The social pressures and discrimination faced by minority communities often make them less expressive about rights violations, unlike majority communities. There is a fear of backlash from the rightwing.
Anecdotal evidence suggests that minority girls who are enrolled at schools, persistently face school and peer pressure to convert to Islam. Due to fear of losing their school education owing to harassment, many minority girls refrain from informing parents about their rights violation. A lack of counter strategy to incidents of harassment ends up encouraging an environment where abusers feel stronger. To understand the exact situation, there is no way of knowing the ratio of school dropouts of minority girls, as this concern remains largely ignored by many stakeholders in policy or law-making processes. Furthermore, the girls who are lucky enough to escape their captivity find further abandonment because of their inability to make their way back into their communities. Due to a lack of education or other means to earn a living, they further become extremely vulnerable to all sorts economic and social exploitation. Their dire situation calls for the rehabilitation work that not only addresses their health and sustenance needs, but also empowers them with the skills and vocational training so they may restore their confidence and dignity in this society.
So What Needs to be Done?
There is a lot that needs to be done to protect our women, and especially our girl-children who fall easy prey to sexual crimes in the name of “conversion” and marriages for which there is no guarantee of ensuring free-will and consent. Many people belonging to the right-wing here condemn any call or attempt for reforms in the legislative system to protect our children from exploitation . In fact, they admonish the politicians, advocates, journalists and activists as the ones working on some “western agenda”, whereas the truth of the matter is thatthe problem of forced conversion is happening to our own people, the fellow citizens we call “minorities”. The same who otherwise had a right to be called as our equal citizens but, the contradictions within the constitution and the applicable laws have technically alienated them from us. The society’s general behavior that is fed with populist and xenophobic slogans to discredit us raising a just voice for them is ruining our social fabric with more divisive onslaughts. The problem needs a strong, deeper understanding of our intrinsic complex scenarios that are fast evolving into something more destructive. It is not a “western agenda” when the people of Pakistan call for a local solution to inspire more solidarity with our persecuted fellow citizens. The least that Pakistan could do here was make the age of the girl-child uniform across all the boards and implement existing laws against “forced marriages” more realistically. At present, a girl aged 16 is legally treated as an adult whereas a boy under 18 is still a child. The parallel Shariah law further complicates the matter where it states that a girl becomes of marriageable age as soon as she hits her puberty. Applications of such laws further contradict and confuse proceedings in the court more complex. The historical and anachronistic notion of child marriages are now being abandoned by many Muslims countries themselves , as they are no longer tolerated where medical evidence and ethics consider such acts to be dangerous to emotional and physical health of the child.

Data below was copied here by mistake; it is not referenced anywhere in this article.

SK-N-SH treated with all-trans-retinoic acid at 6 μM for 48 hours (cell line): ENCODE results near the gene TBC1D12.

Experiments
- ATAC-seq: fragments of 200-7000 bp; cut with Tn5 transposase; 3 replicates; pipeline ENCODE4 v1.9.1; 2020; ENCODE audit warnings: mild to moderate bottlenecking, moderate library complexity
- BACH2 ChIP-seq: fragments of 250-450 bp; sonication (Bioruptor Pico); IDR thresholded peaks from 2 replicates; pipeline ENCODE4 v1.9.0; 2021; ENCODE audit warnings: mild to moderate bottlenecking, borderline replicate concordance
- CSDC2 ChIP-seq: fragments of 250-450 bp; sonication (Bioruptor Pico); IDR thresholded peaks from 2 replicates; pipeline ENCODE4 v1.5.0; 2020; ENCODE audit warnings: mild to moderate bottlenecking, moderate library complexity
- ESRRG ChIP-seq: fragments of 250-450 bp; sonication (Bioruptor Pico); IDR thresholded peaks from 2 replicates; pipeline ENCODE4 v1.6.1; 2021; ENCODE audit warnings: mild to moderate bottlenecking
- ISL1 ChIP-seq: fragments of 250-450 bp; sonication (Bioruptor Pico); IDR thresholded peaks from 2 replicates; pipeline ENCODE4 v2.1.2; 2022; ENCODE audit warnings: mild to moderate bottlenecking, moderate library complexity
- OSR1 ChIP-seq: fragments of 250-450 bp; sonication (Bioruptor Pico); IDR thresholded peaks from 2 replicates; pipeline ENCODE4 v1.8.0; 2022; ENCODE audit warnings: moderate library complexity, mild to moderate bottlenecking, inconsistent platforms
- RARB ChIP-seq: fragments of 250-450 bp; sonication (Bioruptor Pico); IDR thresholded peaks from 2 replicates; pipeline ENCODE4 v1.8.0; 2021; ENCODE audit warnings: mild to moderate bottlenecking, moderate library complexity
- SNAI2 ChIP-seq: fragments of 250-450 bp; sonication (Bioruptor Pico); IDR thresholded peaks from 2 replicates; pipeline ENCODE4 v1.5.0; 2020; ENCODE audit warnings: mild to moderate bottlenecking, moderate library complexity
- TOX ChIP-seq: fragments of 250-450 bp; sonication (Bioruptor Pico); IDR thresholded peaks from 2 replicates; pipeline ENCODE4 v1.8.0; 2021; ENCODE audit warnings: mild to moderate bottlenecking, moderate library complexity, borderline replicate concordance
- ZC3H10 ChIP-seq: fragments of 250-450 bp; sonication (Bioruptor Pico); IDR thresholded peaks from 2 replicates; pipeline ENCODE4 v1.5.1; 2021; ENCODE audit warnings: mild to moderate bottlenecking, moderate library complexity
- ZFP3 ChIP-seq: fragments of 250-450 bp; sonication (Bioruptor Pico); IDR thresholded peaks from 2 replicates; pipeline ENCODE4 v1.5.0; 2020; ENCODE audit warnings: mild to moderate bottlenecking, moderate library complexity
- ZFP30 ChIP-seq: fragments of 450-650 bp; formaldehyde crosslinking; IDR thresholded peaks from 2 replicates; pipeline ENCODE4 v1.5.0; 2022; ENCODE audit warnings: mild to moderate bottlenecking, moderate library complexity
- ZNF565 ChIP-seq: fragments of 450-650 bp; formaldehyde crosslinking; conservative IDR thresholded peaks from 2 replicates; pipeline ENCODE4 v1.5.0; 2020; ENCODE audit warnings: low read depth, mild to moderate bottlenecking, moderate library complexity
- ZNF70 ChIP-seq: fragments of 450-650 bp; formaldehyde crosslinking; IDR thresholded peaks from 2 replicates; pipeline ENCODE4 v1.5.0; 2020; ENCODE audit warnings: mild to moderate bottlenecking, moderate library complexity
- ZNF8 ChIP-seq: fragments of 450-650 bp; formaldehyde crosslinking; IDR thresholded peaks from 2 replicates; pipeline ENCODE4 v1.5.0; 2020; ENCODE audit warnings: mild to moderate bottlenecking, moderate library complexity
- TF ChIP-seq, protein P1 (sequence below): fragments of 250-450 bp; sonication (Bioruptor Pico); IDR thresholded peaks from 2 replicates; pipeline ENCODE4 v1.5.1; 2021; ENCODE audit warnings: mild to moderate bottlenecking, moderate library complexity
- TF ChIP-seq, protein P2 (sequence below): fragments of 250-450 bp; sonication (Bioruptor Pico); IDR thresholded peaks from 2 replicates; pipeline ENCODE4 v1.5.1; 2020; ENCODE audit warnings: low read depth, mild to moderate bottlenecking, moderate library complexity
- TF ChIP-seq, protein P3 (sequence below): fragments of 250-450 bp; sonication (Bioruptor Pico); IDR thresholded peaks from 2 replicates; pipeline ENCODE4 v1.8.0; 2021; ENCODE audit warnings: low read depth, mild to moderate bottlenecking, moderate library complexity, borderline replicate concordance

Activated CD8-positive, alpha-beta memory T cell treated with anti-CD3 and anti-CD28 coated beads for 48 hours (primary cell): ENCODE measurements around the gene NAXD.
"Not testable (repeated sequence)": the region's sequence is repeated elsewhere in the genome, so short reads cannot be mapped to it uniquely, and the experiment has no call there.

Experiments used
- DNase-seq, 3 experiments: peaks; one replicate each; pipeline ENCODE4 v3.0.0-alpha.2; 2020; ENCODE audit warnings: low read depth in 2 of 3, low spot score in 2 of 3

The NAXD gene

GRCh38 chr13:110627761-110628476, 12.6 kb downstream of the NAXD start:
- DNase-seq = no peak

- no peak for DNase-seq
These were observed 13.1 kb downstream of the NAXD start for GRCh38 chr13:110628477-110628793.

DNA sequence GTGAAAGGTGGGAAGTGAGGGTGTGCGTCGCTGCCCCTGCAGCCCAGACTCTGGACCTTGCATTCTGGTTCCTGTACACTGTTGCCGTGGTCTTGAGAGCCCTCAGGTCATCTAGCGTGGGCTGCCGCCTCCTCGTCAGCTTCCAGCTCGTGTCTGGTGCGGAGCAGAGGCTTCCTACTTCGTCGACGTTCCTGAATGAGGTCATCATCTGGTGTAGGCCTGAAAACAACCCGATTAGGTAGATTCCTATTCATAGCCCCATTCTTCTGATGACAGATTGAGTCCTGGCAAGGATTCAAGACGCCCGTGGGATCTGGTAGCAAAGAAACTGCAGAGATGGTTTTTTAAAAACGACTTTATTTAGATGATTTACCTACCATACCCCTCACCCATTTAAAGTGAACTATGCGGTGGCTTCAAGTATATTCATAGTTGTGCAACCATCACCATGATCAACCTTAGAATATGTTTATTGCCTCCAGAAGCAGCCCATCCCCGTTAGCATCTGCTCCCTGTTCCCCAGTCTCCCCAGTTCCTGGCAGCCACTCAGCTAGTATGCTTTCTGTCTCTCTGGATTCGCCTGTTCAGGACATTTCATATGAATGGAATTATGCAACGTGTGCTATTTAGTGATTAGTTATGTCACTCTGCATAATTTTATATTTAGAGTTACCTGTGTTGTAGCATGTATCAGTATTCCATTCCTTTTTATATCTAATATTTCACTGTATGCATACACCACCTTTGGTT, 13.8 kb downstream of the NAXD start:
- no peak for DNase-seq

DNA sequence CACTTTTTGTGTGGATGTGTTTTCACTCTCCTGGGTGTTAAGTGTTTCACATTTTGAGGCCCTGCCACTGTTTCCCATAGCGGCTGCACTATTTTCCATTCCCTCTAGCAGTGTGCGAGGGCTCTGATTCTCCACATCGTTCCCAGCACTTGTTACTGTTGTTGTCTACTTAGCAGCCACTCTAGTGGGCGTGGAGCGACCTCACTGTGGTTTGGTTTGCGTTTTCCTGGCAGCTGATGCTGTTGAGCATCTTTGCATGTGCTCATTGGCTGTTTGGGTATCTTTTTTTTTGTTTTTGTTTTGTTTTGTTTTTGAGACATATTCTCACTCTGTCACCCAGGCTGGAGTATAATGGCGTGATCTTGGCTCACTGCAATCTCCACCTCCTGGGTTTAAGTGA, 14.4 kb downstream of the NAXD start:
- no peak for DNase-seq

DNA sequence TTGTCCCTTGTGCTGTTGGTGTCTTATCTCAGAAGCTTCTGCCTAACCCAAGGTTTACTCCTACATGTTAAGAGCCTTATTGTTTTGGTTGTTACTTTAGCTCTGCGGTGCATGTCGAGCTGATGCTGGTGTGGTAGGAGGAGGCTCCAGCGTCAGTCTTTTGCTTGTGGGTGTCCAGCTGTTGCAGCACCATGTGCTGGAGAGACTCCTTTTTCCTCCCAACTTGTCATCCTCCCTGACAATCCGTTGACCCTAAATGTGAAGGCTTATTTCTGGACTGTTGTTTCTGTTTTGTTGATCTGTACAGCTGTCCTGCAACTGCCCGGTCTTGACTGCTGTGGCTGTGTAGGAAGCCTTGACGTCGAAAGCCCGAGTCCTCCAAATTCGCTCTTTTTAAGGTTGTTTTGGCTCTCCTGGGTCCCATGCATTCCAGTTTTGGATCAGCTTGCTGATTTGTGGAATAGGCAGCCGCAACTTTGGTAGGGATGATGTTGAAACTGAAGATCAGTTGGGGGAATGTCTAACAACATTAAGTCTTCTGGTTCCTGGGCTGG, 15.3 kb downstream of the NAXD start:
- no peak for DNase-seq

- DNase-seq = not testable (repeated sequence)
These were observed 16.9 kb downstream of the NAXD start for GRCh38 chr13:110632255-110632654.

There is also a need to understand the strong co-relation between the rise in human rights violations against the minorities and the towering rise in religious institutions since 80’s without due regulations or oversight of the state. The problem is an intrinsic one where the marginalized communities need more protection than they ever did in the past. And this cannot be tackled without a strong resolve of the state and the society in general to protect children, girls along with ensuring their inalienable dignity and the right to exercise choice. It is both a moral and a social responsibility to also recognize girl-children as children, not adult or marriage commodities. Our girl-children need to be in schools getting their education, instead of throwing them into a life where free-consent is not considered and servitude to clergy is considered a “virtue”.